Your Mood Might Change

Researchers of a Korean Journal of Family Medicine study published in November 2021 investigated the relationship between certain types of birth control and mood. They found that individuals were at a greater risk for developing mild depression when using injectable combined contraceptives (birth control that is administered via a shot) or oral contraceptives over the course of a six-month period.

Thus, just as being on birth control can alter the way you feel, so might stopping its use. It may be possible that a person could see depressive or other mood-related symptoms go away after stopping birth control.

At the same time, a person's mood may not improve if they stop taking birth control. One case where this might occur is if someone has been diagnosed with premenstrual dysphoric disorder (PMDD).

The authors of a June article published in An Independent Review indicated that regularly taking active pills in an oral contraception pack has the potential to offer depressive-symptom relief for individuals diagnosed with PMDD. This suggests that the discontinuation of birth control could result in an increased instance of depressive symptoms.

Your Acne Could Return

A lot of people take birth control pills to ease acne, but unfortunately, once you stop taking them, the acne could return. ″Going off birth control pills may return acne symptoms to what they were before starting [birth control],″ Dr. Bhardwaj previously told Health. If you're worried about hormonal acne, talk to a dermatologist about alternatives, one as simple as switching your skincare products.

You May Have Some Hair Loss

If you dealt with hormonal-related hair loss (as a symptom of polycystic ovary syndrome, for example) before you went on birth control, going off of birth control might bring it back. This switch could trigger telogen effluvium, a temporary condition that causes your hair to shed.

Thankfully, telogen effluvium doesn't last forever, subsiding usually within six months, and stress is also a factor. However, this isn't super common. ″Most women won't see a significant net effect on their hair after stopping birth control pills," Josh Klein, MD, chief medical officer at Extend Fertility in New York City previously told Health.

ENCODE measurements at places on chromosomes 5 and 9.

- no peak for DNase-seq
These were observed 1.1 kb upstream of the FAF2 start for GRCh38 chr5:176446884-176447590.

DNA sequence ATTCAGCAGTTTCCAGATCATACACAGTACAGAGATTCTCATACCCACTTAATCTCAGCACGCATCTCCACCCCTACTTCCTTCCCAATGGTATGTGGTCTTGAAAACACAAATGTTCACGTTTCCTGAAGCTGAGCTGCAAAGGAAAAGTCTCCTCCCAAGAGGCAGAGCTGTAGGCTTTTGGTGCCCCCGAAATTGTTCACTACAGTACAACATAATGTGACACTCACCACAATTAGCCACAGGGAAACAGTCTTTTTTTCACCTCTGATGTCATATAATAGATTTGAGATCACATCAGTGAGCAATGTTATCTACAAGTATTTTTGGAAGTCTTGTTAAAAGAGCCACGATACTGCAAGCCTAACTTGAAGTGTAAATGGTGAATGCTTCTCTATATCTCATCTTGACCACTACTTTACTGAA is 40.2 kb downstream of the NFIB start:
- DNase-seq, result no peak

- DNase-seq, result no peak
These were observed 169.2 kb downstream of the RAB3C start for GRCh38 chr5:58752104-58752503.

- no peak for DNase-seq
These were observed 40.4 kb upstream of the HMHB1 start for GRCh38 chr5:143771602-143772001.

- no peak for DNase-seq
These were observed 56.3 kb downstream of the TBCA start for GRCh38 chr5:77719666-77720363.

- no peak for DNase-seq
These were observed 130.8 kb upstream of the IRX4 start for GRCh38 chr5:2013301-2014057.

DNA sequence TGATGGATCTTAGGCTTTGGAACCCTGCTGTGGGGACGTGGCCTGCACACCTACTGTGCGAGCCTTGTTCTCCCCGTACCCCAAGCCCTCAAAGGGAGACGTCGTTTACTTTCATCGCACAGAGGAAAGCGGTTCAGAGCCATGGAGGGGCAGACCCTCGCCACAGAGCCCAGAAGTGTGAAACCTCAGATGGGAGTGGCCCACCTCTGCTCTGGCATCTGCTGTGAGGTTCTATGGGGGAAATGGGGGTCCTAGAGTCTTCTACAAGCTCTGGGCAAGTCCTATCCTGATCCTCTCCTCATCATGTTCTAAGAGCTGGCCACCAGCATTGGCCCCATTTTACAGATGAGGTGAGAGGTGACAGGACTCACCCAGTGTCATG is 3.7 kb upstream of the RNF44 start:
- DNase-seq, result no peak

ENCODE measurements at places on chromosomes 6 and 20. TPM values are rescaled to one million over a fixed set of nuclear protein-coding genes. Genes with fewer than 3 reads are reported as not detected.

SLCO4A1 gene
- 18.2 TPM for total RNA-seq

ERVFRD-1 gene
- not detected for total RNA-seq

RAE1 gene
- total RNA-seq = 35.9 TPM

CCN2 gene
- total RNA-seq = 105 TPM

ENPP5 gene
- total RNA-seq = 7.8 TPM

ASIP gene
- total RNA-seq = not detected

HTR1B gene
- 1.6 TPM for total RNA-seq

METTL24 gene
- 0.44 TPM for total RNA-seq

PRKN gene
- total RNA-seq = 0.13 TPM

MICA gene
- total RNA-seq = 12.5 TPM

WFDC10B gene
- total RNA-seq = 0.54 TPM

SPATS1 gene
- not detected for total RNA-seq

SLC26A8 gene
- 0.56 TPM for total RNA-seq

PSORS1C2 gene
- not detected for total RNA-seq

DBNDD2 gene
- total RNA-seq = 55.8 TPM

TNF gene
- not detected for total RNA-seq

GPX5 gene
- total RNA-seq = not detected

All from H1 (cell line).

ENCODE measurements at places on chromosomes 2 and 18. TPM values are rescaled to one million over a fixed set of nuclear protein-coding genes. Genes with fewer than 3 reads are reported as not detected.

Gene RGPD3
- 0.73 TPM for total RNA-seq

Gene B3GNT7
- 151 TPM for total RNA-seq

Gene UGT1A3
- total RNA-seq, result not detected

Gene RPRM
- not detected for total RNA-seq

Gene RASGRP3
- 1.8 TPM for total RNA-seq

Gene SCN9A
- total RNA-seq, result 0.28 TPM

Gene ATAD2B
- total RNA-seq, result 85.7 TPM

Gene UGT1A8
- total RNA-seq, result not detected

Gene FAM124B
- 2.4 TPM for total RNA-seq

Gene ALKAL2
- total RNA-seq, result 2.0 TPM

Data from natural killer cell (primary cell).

You Could Lose Some Vitamin D

An August 2016 study in the Journal of Clinical Endocrinology & Metabolism found that the participants in the study experienced a drop in vitamin D levels when they stopped taking birth control pills.

This is especially problematic for individuals who are trying to conceive since vitamin D helps support the fetal skeleton in pregnancy. When talking to a healthcare provider about going off birth control, ask about ways to increase your daily vitamin D intake.

You Could Experience Breast Tenderness—Again

Many individuals report achy breasts before their period, thanks to the spike of progesterone that stimulates breast milk glands. Birth control can be used to treat breast tenderness, so going off it could bring the sensitivity back.

However, breast tenderness can also be a side effect of being on birth control, Guirlaine Agnant, MD, chair of the department of obstetrics and gynecology at Montefiore Mount Vernon Hospital in Mount Vernon, New York, previously told Health.

So if you were dealing with tenderness while on birth control, ″stopping [it] will bring back normal breast tissue, and no tenderness should be experienced,″ Dr. Agnant added.

Your Sex Drive Could Spike or Drop

Dr. Agnant previously told Health that some of her patients actually reported lower libidos when they started taking birth control pills. "This is most likely due to changes in hormonal production," she said, adding that these individuals usually experience an increase in libido when they stop taking birth control.

What Else To Know About Stopping Birth Control

Stopping your birth control will depend on the type of birth control you use, but you'll want to speak to a healthcare professional first.

For oral contraceptives, you can simply stop taking them at any point in the pack. However, if you want to try to keep yourself on a regular schedule, you can stop after you've finished the last pill in the pack. The same is the case for contraceptive patches or rings: You can remove them at any time. Also, intrauterine devices (IUDs) and implanted rods must be removed by a healthcare professional, the NICHD says.

Ultimately, if you have any questions or concerns in regard to your birth control—if you want to discontinue them, switch them, or not—consult a healthcare professional for help.

Updated by
Kathleen Felton
Kathleen Felton is a writer, editor, and content strategist with several years of experience working in digital media. She is an expert in health, pregnancy, and women's lifestyle.
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  2. van Casteren DS, Verhagen IE, Onderwater GL, MaassenVanDenBrink A, Terwindt GM. Sex differences in prevalence of migraine trigger factors: A cross-sectional study. Cephalalgia. 2021;41(6):643-648. doi:10.1177/0333102420974362

  3. Khafagy GM, Shalaby HL, Saad NE, Hasan MD. Effect of the monthly injectable combined contraceptives versus oral contraceptive pills on mood. Korean J Fam Med. 2021;42(6):471-476. doi:10.4082/kjfm.20.0106

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  6. Eunice Kennedy National Institute of Child Health and Human Development (NICHD). Other contraception and birth control FAQ.